Sessions / Sociolinguistics
This short presentation will introduce original research data that investigates the use of Japanese language in the classroom by non-Japanese English teachers. Using data from classroom observations and interviews with teachers, the presentation will focus on various factors of teacher identity to explore how perceived language ability, prescribed ideologies, and emotion and anxiety combine together to influence teachers’ use (or not) of Japanese in the classroom.
This research draws on accounts from seven employees working at Japan-based companies that have adopted English as an official corporate language (EOCL), this study demonstrates the gap between the in-house language policies and the participants’ own Japanese-dominated workplace communication. The study also reports employees are nonetheless encouraged to sit for the TOEIC regularly. The study concludes by arguing that EOCL policies can operate as an ideological mechanism that drives employees to study English for self-development.
In this session, I analyze how one immigrant student from Hong Kong studying at a Canadian university invokes her identity as a member of the local Chinese community when composing an essay. Utilizing membership categorization analysis, I present two excerpts from an essay written by the participant for an education course on the social mechanism of “resistance” in the Canadian educational context. The paper highlights the complex processes of identity construction for immigrant youth.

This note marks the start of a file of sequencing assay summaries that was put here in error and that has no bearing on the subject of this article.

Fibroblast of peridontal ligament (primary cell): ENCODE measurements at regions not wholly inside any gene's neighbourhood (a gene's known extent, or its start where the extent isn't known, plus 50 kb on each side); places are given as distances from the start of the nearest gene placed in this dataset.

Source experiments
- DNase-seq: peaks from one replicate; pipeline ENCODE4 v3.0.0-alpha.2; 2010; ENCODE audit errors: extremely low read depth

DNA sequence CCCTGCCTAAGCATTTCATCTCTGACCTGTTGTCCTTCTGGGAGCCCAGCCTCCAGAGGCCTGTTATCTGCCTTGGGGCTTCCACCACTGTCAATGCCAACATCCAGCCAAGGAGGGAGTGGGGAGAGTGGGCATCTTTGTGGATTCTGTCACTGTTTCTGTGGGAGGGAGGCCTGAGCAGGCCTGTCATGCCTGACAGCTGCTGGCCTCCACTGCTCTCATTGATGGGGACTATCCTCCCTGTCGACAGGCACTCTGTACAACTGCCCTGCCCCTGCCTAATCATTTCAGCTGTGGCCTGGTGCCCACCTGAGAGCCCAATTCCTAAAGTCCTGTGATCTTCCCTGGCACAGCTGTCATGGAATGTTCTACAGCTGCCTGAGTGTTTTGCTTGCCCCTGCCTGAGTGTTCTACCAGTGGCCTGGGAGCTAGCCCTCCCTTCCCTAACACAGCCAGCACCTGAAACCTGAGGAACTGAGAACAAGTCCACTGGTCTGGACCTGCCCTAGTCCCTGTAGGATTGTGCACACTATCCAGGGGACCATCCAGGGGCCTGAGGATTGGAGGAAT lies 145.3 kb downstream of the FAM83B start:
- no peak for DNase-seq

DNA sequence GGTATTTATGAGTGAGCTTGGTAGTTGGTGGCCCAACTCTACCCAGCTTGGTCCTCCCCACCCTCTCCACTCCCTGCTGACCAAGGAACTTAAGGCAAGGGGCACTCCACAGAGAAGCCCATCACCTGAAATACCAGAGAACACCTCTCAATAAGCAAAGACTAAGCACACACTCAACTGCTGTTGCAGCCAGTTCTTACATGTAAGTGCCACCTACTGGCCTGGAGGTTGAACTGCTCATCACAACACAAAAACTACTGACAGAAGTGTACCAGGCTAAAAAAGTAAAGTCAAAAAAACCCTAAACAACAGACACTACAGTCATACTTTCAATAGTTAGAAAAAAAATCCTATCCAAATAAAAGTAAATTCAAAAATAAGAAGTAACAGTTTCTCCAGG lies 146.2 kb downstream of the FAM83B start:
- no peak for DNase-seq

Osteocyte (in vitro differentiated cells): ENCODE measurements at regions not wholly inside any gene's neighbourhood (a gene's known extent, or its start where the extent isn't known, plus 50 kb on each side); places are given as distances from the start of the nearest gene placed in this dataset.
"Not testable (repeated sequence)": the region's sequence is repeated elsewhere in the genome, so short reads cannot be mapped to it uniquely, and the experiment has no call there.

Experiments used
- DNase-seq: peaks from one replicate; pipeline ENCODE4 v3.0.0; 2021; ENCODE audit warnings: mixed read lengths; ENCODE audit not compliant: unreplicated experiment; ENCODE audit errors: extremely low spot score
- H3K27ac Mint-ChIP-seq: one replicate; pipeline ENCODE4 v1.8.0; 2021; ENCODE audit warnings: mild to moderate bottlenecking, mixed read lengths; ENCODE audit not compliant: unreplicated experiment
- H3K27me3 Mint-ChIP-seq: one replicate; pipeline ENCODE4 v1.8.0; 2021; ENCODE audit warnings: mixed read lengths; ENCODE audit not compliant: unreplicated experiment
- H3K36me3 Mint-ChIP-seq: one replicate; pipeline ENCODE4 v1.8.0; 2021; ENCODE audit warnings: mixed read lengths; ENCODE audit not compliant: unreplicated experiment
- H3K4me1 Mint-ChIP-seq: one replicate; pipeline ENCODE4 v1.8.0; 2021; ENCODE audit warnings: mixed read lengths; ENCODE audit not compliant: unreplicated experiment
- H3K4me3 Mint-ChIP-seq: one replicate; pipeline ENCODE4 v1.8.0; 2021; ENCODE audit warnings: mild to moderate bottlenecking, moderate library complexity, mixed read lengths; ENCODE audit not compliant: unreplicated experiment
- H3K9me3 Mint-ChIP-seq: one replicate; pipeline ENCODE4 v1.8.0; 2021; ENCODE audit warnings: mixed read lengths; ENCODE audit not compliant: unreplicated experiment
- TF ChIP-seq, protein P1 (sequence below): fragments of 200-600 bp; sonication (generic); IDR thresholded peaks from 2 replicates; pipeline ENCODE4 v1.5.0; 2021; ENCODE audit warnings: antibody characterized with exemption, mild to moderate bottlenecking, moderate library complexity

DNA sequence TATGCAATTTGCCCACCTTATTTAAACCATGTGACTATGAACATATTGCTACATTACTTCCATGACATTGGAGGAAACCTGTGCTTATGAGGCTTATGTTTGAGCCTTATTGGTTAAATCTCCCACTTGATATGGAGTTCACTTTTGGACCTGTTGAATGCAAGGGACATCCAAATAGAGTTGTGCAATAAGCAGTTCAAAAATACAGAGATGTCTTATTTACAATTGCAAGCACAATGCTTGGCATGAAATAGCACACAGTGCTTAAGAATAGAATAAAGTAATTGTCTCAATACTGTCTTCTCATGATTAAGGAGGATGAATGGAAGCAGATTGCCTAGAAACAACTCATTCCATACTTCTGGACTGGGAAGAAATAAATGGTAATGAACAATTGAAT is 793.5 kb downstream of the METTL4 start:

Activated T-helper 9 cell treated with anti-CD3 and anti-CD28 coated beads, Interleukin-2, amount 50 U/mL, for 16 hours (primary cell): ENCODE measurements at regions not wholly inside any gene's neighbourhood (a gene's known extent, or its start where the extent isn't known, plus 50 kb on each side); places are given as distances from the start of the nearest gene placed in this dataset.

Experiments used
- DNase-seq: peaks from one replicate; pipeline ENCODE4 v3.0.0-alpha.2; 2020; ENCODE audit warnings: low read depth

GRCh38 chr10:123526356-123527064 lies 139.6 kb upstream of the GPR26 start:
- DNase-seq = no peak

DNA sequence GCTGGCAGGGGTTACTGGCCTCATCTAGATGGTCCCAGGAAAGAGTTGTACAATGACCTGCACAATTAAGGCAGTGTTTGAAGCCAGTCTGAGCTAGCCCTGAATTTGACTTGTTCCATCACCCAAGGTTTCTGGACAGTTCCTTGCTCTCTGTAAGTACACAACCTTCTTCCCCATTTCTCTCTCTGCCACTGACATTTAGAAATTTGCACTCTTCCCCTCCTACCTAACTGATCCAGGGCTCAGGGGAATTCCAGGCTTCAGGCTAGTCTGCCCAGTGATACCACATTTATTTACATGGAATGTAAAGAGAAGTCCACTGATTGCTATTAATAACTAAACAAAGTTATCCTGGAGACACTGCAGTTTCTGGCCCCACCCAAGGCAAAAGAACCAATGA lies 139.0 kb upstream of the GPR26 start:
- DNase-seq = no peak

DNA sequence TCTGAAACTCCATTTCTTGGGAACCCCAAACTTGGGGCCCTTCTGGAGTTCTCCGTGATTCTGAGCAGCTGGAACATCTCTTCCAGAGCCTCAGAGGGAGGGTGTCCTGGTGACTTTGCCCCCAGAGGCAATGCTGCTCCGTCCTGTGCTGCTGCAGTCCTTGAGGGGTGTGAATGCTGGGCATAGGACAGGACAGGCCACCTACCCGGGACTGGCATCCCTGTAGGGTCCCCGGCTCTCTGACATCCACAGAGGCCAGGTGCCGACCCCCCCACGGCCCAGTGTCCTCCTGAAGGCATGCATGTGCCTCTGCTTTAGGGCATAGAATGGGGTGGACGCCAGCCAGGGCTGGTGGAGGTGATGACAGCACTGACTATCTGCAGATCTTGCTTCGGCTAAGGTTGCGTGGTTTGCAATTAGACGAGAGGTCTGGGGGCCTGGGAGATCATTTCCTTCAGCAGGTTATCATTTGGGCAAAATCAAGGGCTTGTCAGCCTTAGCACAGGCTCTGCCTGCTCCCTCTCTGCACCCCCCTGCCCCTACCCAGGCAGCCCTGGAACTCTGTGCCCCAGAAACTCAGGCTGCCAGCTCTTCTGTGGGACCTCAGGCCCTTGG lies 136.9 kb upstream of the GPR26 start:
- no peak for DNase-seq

This presentation describes first-year university students’ (n = 89) experiences in a new language table community in Japan. Students were assigned to attend an English language table session for at least 30 minutes per quarter. Their 300-word post-visit reports were analyzed and coded for common themes. The results show that the assignment worked as an introduction to language tables, the community, using English in non-classroom settings, and built positive affective feelings.